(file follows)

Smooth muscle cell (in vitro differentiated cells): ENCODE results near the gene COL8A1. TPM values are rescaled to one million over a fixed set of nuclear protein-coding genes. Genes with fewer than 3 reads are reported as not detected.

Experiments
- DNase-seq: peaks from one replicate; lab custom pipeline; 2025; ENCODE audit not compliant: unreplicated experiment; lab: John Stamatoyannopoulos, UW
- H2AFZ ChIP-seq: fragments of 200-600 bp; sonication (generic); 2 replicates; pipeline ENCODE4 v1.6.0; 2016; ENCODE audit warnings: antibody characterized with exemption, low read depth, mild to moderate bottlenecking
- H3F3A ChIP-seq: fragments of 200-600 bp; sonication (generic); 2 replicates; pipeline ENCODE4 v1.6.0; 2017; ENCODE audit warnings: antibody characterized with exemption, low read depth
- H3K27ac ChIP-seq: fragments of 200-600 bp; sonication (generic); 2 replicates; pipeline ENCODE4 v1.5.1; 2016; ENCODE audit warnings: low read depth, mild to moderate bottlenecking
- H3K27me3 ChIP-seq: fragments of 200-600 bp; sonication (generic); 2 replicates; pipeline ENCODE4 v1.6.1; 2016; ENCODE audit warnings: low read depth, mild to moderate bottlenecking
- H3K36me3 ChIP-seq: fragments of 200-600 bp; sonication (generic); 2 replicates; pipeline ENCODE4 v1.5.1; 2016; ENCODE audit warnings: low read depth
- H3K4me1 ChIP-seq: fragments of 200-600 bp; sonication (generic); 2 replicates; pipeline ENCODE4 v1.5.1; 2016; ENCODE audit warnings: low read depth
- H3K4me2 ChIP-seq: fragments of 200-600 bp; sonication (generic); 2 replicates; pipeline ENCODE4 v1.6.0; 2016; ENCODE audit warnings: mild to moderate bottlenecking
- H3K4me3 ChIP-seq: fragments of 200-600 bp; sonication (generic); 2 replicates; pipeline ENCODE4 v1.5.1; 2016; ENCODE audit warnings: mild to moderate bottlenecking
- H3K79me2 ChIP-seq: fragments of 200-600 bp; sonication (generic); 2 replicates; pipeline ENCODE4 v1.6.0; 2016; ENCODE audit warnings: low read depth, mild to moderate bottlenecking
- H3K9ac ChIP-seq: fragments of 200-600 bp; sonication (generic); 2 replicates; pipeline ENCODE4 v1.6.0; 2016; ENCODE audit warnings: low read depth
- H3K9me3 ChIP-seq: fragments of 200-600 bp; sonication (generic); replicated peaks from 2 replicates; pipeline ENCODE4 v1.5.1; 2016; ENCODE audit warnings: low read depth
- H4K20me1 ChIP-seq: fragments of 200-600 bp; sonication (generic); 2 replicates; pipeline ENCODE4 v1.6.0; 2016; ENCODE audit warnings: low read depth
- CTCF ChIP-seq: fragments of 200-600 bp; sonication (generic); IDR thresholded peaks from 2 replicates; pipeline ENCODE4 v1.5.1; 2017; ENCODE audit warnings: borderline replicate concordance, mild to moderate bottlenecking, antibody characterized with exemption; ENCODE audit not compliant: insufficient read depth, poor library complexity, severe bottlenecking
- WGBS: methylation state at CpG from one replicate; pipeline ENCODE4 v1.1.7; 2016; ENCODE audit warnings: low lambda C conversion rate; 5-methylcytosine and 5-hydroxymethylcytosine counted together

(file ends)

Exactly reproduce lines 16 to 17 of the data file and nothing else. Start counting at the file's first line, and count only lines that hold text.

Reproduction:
- CTCF ChIP-seq: fragments of 200-600 bp; sonication (generic); IDR thresholded peaks from 2 replicates; pipeline ENCODE4 v1.5.1; 2017; ENCODE audit warnings: borderline replicate concordance, mild to moderate bottlenecking, antibody characterized with exemption; ENCODE audit not compliant: insufficient read depth, poor library complexity, severe bottlenecking
- WGBS: methylation state at CpG from one replicate; pipeline ENCODE4 v1.1.7; 2016; ENCODE audit warnings: low lambda C conversion rate; 5-methylcytosine and 5-hydroxymethylcytosine counted together